Jean, Count of Paris

From Wikipedia, the free encyclopedia

Jean d'Orléans
Count of Paris
Head of the House of Orléans
Tenure21 January 2019 – present
PredecessorHenri, Count of Paris
Heir apparentGaston
Born (1965-05-19) 19 May 1965 (age 58)
Boulogne-Billancourt, France
Spouse
(m. 2009)
Issue
  • Prince Gaston
  • Princess Antoinette
  • Princess Louise-Marguerite
  • Prince Joseph
  • Princess Jacinthe
  • Prince Alphonse
Names
Jean Carl Pierre Marie[1]
HouseOrléans
FatherPrince Henri, Count of Paris
MotherDuchess Marie Therese of Württemberg
ReligionRoman Catholic

Jean Carl Pierre Marie d'Orléans (born 19 May 1965) is the current head of the House of Orléans. Jean is the senior male descendant by primogeniture in the male-line of Louis-Philippe I, King of the French, and thus, according to the Orléanists, the legitimate claimant to the defunct throne of France as Jean IV.[2] Of France's three monarchist movements, Orléanism, Legitimism and Bonapartism, most royalists are Orléanists.[3] Jean is the second son of the late Henri, Count of Paris (1933–2019) and his former wife Duchess Marie-Thérèse of Württemberg (b. 1934). With the death of his father, he has been using the style of Count of Paris since 2019.[4]

Biography[edit]

Early life and education[edit]

Jean d'Orléans was born on 19 May 1965 in Boulogne-Billancourt, the son of Henri of Orleans and Maria Theresa of Württemberg. He was baptized in the Catholic Church on 14 June 1965 in the Royal Chapel of Dreux. He received as godfather, his maternal uncle, Carl of Württemberg, and as godmother, his paternal aunt, Princess Chantal of Orleans.[5]

After attending the Passy-Saint-Nicolas-Buzenval, a private Catholic secondary school, he attended the Sorbonne, where he obtained a master's degree in philosophy in 1989. In 1992, he earned a master's degree in law from the Free Faculty of Law, Economics and Management of Paris. In 1994, he earned a Master of Business Administration (MBA) from Azusa Pacific University in Los Angeles, California.[5]

Jean completed his national service as an officer, first taking four months of classes at the École de cavalerie in Saumur. He was assigned as an officer aspirant, and then as a second lieutenant, and has been a reserve colonel of the French Army since January 2015.[6]

After finishing his military duties, he began to work as a consultant at Lazard, then as a financial consultant at Deloitte, followed by working as a project manager at the Groupe Banque Populaire.

Jean is multilingual, speaking French, English, and German.[7]

First engagement[edit]

Prince Jean was due to marry Duchess Tatjana of Oldenburg (b. 1974) in 2001. Duchess Tatjana is the youngest daughter of Duke Johann of Oldenburg (b. 1940) and his wife, Countess Ilka of Ortenburg (b. 1942).[8] Her elder sister Eilika married Archduke Georg of Austria in 1997. However, the wedding was cancelled at the last moment because of a dispute over religious denomination: Jean's father, Henri, feared the Orléans claim to the throne would be compromised if there were to be a Protestant heir.[9]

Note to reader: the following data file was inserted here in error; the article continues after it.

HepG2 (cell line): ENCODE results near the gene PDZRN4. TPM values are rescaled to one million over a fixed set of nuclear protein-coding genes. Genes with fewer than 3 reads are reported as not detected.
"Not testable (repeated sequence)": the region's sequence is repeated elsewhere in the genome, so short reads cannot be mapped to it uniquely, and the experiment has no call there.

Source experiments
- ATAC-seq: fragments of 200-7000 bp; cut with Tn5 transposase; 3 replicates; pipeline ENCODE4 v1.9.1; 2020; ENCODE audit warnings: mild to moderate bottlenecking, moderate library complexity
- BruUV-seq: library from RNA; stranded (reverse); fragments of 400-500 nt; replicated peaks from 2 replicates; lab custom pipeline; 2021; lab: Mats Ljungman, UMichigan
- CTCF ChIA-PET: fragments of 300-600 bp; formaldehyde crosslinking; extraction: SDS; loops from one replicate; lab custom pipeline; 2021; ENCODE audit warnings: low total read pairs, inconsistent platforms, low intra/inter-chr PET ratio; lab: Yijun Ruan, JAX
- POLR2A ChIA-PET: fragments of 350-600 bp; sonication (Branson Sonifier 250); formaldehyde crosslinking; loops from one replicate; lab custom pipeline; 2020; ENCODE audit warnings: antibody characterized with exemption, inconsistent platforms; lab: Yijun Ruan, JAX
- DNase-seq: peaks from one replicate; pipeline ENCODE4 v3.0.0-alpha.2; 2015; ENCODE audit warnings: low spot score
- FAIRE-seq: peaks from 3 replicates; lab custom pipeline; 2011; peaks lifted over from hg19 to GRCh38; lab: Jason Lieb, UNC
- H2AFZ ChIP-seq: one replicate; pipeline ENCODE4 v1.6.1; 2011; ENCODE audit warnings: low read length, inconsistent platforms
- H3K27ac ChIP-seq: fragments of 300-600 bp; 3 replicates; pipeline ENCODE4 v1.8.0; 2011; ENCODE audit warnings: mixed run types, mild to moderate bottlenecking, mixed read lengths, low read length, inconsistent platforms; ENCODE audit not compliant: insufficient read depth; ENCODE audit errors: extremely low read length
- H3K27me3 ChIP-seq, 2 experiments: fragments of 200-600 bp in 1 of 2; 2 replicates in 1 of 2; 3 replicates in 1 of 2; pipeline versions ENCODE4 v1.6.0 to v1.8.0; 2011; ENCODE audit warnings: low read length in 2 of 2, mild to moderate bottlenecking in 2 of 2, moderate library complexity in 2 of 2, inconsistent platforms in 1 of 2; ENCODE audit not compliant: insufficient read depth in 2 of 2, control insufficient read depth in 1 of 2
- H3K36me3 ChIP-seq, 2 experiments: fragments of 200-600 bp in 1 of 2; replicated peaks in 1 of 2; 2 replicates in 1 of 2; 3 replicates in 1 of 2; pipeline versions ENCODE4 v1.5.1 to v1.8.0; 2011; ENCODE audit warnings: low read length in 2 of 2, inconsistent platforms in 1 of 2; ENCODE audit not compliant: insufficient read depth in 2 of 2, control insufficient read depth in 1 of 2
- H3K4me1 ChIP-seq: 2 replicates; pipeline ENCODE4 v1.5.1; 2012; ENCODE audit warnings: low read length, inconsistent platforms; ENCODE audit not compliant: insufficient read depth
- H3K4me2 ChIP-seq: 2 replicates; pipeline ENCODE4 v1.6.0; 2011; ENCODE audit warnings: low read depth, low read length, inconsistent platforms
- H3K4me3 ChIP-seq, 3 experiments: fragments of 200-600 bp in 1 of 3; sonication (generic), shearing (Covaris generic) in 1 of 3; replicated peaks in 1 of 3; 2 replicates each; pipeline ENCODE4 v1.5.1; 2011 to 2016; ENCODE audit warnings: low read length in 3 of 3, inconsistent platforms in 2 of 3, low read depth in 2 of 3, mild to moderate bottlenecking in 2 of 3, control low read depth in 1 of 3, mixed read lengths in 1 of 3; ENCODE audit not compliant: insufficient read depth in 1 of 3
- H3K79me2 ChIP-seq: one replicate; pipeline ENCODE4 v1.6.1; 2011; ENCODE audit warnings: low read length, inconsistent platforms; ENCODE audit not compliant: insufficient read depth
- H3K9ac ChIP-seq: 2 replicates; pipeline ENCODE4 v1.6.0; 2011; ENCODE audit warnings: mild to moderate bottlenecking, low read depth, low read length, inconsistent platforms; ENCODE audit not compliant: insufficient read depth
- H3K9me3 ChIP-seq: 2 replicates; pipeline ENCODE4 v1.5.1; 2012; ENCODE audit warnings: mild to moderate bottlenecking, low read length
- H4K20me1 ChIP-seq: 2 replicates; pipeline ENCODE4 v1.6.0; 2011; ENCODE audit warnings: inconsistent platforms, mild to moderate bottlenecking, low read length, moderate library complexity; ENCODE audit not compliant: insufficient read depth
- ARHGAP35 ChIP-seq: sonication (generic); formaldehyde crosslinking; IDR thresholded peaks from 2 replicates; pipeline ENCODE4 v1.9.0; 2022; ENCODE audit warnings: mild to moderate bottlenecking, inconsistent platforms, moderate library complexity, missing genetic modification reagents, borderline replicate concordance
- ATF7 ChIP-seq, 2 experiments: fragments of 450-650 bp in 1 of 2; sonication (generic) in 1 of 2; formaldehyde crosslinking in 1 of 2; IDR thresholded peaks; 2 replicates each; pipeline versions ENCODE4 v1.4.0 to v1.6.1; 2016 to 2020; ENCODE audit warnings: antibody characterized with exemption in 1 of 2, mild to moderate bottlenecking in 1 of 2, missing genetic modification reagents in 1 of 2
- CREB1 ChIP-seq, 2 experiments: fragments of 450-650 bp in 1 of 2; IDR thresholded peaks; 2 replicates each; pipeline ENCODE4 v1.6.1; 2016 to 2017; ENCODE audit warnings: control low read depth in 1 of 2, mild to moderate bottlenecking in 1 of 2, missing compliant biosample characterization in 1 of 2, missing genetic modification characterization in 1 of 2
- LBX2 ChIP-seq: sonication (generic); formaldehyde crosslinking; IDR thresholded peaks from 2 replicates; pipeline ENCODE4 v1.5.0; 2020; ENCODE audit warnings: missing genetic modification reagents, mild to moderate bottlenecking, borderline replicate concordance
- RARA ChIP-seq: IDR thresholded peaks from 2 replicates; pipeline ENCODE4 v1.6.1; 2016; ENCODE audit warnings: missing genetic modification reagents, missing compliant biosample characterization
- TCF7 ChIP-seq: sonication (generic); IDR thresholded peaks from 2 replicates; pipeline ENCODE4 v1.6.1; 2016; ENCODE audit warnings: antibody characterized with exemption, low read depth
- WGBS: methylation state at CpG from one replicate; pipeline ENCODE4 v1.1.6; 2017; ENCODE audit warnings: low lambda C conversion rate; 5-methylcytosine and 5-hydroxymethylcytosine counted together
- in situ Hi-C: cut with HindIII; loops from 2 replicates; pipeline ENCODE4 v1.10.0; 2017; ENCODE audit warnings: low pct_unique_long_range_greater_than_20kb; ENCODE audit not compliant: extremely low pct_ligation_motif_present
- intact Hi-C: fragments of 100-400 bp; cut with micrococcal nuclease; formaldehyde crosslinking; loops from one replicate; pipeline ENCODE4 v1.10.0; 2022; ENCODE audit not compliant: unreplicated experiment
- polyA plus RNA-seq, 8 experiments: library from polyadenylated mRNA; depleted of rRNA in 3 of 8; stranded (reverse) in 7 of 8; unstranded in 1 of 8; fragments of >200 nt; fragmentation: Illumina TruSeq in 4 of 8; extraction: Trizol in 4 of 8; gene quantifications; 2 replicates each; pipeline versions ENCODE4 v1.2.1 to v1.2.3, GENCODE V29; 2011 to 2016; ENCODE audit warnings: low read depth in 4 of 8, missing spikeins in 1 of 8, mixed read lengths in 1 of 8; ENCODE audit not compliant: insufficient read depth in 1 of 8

Second engagement and marriage[edit]

On 29 November 2008, Henri, then Count of Paris, announced the engagement of Jean, the then Duke of Vendôme, to Maria Magdalena Philomena Juliana Johanna de Tornos y Steinhart, born in Vienna on 19 June 1977. The pair are distantly related, as both are descendants of Count Jaroslav Bořita of Martinice and his first wife, Eusebia von Sternberg (1584–1634).[10] The civil wedding, conducted by Mayor Rachida Dati, took place on 19 March 2009 in Paris. The religious wedding was held on 2 May 2009 at the Cathédrale Notre-Dame at Senlis, with a reception at the Château de Chantilly.[11][better source needed] The bride wore a gown by Christian Lacroix and a jacket embroidered by Maison Lesage.[12]

Lawsuit[edit]

In 2021, Jean filed a lawsuit against the Saint-Louis foundation, demanding €1 million in damages and the return of five properties, including the Château d'Amboise. In 1886, the château was bequeathed to the Institute of France by Jean's ancestor Henri d’Orléans, with the caveat that the property would never be altered by the institute. The Saint-Louis foundation was later founded by Jean's grandfather, Henri VI, Count of Paris, in 1974. Jean's lawsuit alleges that the Institute violated their contract to never alter the property, after they announced plans to transform the Pavillon d’Enghien into a €760-a-night luxury hotel, containing a spa and gastronomic restaurant.[13] Jean had previously lived in the château from 2001 to September 2021 rent-free, but was forcefully evicted by the institute after they began to demand he pay rent, which Jean viewed as a violation of their contract.[14]

Family[edit]

Jean and his wife Philomena have six children:

  • 'Prince' Gaston Louis Antoine Marie d'Orléans, Dauphin of France (born 19 November 2009 in Paris).
  • 'Princess' Antoinette Léopoldine Jeanne Marie d'Orléans (born 28 January 2012 in Vienna).
  • 'Princess' Louise-Marguerite Eléonore Marie d'Orléans (born 30 July 2014 in Poissy).
  • 'Prince' Joseph Gabriel David Marie d'Orléans (born 2 June 2016).
  • 'Princess' Jacinthe Élisabeth-Charlotte Marie d'Orléans (born 9 October 2018 in Dreux).[15]